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How to Craft Your Behavior Change Framework


What is required to change how households and companies view separate waste fundamentally? What principles of behavioral planning apply to the new collection services for recyclables or organic materials?

The use of behavioral design is widely used in businesses to enhance the experience of customers. Targeted interventions have proved efficient and straightforward, resulting in remarkable outcomes. What if I had to oversee the transformation of behavior from scratch as part of creating public services on a municipal level?

In this post, I’ll discuss my experiences of implementing change in behavior in Delterra’s Rethinking Recycling program in an average-sized Argentinian city. Here, we aim to assist the community in transforming its waste and recycling system to benefit the environment and its citizens. I’ll highlight four lessons I have learned from my journey in general “how to” format if it helps others in this process.

When I began this task, the disappointing reality I faced was that I needed a flexible framework to serve my goals. Because these fields continue to change, their methods and techniques are often naive and naive. When designing behavior to support new public services emerging at the municipal level, these issues, constraints, and debates inevitably surfaced during the design process. Numerous times. To be efficient when it comes to designing the behavior associated with public services, most techniques used for private-sector use have to be carefully adjusted. This is partly due to the difficulty and uncertainty of shifting economic environments; however, it is mainly caused by fundamental differences within the decision-making process and the culture. Be aware of these differences and risk being in danger.

Step 1: Accept That Nudges Won’t Cut It

At first, I realized I needed to get beyond nudging and begin designing whole systems that would flourish in complex settings where the political landscape constantly changes. I had to develop innovative and well-planned journeys that make residents recyclers. Also, I had to create a compelling value proposition to ensure citizens have a satisfying experience.

Step 2: Don’t Rely Too Much on Data

In addition, I wanted to rely only a little on previous information that was usually not sufficient for municipal levels and which could not accurately predict how the current situation would play out in changing and uncertain scenarios. What’s true today is also true just for this particular day. If I had to alter the rules completely, data from the past helped me to an extent, but after that, I was left to navigate by myself.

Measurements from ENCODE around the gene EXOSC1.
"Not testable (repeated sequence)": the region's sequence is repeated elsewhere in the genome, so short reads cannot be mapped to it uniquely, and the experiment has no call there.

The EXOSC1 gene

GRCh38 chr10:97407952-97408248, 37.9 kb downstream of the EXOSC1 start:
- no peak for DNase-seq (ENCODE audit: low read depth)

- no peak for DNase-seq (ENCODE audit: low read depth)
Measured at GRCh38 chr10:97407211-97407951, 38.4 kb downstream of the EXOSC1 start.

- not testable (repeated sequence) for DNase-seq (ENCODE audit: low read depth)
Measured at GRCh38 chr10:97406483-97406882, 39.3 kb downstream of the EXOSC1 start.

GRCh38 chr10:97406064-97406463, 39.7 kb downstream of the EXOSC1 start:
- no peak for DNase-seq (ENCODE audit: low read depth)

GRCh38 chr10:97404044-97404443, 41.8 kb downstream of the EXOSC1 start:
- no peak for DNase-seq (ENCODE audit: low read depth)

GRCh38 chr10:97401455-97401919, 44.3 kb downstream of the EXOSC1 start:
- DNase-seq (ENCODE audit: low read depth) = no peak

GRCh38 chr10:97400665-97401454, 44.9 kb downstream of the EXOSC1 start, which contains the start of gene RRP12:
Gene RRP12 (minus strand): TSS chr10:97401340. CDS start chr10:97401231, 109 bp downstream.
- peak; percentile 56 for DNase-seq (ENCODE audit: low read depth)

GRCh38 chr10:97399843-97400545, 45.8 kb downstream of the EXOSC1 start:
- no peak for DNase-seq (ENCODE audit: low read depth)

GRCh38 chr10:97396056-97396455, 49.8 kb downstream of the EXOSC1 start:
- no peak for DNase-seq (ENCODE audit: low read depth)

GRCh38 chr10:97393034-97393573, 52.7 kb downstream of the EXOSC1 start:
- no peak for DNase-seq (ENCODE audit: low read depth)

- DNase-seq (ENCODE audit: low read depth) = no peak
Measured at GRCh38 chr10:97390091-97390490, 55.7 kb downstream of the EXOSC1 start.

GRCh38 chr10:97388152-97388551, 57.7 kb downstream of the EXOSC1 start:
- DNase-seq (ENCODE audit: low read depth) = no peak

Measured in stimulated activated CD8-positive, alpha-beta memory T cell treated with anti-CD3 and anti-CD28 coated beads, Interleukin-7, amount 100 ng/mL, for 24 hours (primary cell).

3. Prioritize Long-Term Performance over Short-Term Indicators

Thirdly, there are more effective ways to determine the actual effectiveness of intervention than assessing short-term success. Sometimes, tactical successes resulted in strategic failings. In the present, I struggle to develop strategies and methods to keep track of the development of routes as the results change over time and the system dynamics behave in unanticipated ways. The oversimplified definitions of success have hindered me from predicting more significant, systemic outcomes.

Step 4: Engage, Engage, Engage

A fourth point I’ve gleaned is that engaging citizens isis central to developing ways to improve the public’s life. It begins with their personal experience and their empathy. This approach requires a particular set of competencies. Human-centered behavior design is about adapting and changing how people behave, their infrastructures, and other pertinent resources to improve their user experience and, ultimately, the long-term health of the entire community. With this in mind, I had to think about the many deeply embedded personal experiences and requirements that influenced people’s choices and choices in their homes. By itself, I realized that a behavior design could not deal with the deeply embedded cultural aspects.

Only after I stepped outside of the standardized models and formulations could I begin to step into an entirely new way of thinking, effectively connect with the people and communities I was helping, and help them change their attitudes towards the collection and management of waste.

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Jane S. King

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